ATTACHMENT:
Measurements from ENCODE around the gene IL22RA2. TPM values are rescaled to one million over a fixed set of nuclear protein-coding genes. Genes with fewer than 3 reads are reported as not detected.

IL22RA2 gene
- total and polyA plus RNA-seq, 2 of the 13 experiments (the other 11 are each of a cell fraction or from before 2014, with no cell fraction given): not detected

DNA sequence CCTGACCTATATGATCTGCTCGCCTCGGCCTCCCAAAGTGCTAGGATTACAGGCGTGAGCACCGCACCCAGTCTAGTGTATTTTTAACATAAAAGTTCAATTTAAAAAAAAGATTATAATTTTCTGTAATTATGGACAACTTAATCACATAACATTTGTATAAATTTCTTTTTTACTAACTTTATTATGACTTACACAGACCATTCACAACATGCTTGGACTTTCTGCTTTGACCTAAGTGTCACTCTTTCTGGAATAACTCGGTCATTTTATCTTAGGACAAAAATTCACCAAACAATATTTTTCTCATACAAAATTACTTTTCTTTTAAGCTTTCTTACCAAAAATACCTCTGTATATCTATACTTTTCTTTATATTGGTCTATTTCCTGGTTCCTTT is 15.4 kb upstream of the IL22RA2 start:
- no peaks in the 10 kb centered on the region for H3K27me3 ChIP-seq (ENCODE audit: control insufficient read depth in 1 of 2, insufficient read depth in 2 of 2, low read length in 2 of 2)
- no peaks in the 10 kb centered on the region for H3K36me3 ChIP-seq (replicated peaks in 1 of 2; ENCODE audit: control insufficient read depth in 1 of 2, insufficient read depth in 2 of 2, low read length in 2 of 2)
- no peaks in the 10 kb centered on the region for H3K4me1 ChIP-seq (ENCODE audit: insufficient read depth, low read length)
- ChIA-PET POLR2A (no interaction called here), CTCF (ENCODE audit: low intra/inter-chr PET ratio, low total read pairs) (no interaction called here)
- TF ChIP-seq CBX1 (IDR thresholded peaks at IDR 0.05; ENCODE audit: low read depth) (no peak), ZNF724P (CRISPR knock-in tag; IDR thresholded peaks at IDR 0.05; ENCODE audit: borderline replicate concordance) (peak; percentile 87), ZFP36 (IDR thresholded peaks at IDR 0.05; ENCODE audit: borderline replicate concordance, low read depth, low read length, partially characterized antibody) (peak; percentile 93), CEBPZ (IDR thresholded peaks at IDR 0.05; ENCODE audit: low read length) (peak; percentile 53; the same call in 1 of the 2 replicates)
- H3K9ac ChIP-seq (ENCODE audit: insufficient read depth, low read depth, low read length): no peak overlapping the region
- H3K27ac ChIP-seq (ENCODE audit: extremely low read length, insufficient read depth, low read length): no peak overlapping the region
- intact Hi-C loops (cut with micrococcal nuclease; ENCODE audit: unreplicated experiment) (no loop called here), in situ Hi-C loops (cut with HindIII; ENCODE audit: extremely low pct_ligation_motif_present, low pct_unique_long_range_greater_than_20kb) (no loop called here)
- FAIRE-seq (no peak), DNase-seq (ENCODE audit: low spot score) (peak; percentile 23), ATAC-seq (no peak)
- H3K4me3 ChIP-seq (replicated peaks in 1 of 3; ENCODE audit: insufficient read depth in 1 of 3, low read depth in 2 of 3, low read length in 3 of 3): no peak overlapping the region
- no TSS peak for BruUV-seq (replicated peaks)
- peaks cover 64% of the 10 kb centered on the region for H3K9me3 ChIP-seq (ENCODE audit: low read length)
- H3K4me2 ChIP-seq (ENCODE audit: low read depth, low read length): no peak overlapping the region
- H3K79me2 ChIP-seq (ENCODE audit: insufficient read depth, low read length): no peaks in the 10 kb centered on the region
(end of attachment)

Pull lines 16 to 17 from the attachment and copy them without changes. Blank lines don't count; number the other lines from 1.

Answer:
- peaks cover 64% of the 10 kb centered on the region for H3K9me3 ChIP-seq (ENCODE audit: low read length)
- H3K4me2 ChIP-seq (ENCODE audit: low read depth, low read length): no peak overlapping the region